Swedish Castro broadcast 'too positive' about dictator
James Savage · 16 Apr 2007, 11:46
Published: 16 Apr 2007 11:46 GMT+02:00
The four-hour theme evening on December 2nd consisted of three documentaries, including Oliver Stone's Comandante, and a ten-minute studio debate between a former senior member of the Left Party and a Cuban writer.
In a ruling released on Monday, the Swedish Broadcasting Commission said that the evening broke the requirement for television productions to be politically balanced.
"While certain critical views of Fidel Castro and his regime were put forward in the studio discussion, the question of human rights for example was never tackled, either in this section or elsewhere in the broadcast," the commission wrote in its decision.
"A programme schedule in which a controversial political leader is allowed to put forward his message in two long programmes in the same evening requires...some kind of balancing element," the ruling continued.
SVT, Sweden's public-service television channel, received 19 complaints following the broadcast. Those who complained said that the programmes gave a "one-sided and uncritical" view of Fidel Castro and the situation on Cuba.
Two viewers also took exception to promotional text on SVT's website which claimed that 2nd December would see "double celebrations for Cuba: firstly the celebrations for Castro's belated 80th birthday, also La Revolución, which is reaching 50." The commission did not rule on these complaints, saying that web text was outside its remit.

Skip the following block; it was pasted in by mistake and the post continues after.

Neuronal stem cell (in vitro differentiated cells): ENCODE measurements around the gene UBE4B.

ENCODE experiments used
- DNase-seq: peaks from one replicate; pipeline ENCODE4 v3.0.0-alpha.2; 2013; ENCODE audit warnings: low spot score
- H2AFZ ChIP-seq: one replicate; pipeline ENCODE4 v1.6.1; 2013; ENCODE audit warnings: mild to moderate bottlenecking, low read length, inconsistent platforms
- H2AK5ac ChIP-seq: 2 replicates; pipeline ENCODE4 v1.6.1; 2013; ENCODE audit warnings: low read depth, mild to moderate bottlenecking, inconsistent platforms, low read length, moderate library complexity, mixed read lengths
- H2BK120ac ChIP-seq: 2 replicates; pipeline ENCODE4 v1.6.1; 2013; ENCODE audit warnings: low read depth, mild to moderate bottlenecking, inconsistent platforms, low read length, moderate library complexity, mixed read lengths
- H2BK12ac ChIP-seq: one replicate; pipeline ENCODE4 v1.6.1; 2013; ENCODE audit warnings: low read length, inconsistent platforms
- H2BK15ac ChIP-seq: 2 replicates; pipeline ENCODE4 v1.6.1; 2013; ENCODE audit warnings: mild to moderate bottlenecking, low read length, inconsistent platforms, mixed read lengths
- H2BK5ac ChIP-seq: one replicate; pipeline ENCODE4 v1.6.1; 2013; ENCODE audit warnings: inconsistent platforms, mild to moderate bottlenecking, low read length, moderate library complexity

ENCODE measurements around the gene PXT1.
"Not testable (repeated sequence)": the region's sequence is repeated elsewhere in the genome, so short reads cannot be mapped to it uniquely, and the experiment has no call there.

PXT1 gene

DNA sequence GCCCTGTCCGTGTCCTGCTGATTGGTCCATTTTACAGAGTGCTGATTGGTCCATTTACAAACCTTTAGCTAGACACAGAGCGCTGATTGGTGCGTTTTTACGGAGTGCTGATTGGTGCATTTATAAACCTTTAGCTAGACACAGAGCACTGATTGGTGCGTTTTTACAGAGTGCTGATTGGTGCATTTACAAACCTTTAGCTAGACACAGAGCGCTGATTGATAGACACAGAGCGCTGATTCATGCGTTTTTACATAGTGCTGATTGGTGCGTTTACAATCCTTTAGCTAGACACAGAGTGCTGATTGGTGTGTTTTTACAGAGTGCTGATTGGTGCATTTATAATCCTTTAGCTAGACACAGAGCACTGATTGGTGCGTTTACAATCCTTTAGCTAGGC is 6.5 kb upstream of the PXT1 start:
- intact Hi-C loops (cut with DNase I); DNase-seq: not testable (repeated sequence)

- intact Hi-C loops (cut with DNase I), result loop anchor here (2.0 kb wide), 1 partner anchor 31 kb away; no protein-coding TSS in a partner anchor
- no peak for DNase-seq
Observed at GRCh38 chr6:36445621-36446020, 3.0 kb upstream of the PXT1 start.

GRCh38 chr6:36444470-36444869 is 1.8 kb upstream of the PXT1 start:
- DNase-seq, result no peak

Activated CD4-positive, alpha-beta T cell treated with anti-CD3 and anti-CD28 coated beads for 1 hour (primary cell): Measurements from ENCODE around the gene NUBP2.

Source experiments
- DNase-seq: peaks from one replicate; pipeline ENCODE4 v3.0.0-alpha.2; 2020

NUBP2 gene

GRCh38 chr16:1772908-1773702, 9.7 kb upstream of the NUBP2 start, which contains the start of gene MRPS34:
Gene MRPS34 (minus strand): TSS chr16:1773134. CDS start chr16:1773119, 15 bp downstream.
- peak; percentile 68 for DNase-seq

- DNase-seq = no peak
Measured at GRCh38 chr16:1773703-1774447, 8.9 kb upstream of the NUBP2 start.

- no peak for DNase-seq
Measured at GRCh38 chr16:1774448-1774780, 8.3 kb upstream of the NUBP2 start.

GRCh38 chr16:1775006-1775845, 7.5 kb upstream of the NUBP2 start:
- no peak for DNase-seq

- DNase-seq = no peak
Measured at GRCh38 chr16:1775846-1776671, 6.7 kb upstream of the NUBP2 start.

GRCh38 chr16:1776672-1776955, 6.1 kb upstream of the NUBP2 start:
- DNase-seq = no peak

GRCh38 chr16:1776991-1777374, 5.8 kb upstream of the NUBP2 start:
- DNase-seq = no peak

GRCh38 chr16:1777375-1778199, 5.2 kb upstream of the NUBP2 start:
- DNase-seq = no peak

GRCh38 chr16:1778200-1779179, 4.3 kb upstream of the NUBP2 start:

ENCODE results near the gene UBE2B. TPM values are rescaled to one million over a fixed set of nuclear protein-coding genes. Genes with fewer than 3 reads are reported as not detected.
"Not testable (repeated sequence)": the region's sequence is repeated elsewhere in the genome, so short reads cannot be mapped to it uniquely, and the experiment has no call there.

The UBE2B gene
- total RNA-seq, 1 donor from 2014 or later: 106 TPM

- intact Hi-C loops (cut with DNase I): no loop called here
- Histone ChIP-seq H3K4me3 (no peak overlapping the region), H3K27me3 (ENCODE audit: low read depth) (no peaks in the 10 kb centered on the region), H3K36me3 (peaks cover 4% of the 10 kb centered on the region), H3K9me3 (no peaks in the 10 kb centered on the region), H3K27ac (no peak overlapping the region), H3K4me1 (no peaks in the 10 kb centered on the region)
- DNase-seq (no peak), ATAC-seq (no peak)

In a submission to the commission, the broadcaster had defended its series, saying that those who watched the whole evening's programming "were reminded at several points about Fidel Castro the dictator." SVT admitted, however, that "it would naturally have been better if freedom of speech on Cuba had been dealt with more comprehensively."
The Local contacted Lars Säfström, head of programming at SVT Malmö, which produced the theme evening. He said he had not yet been informed of the ruling.
"I prefer not to comment at present," he said.
The commission's decision must now be made public by SVT "in an appropriate manner."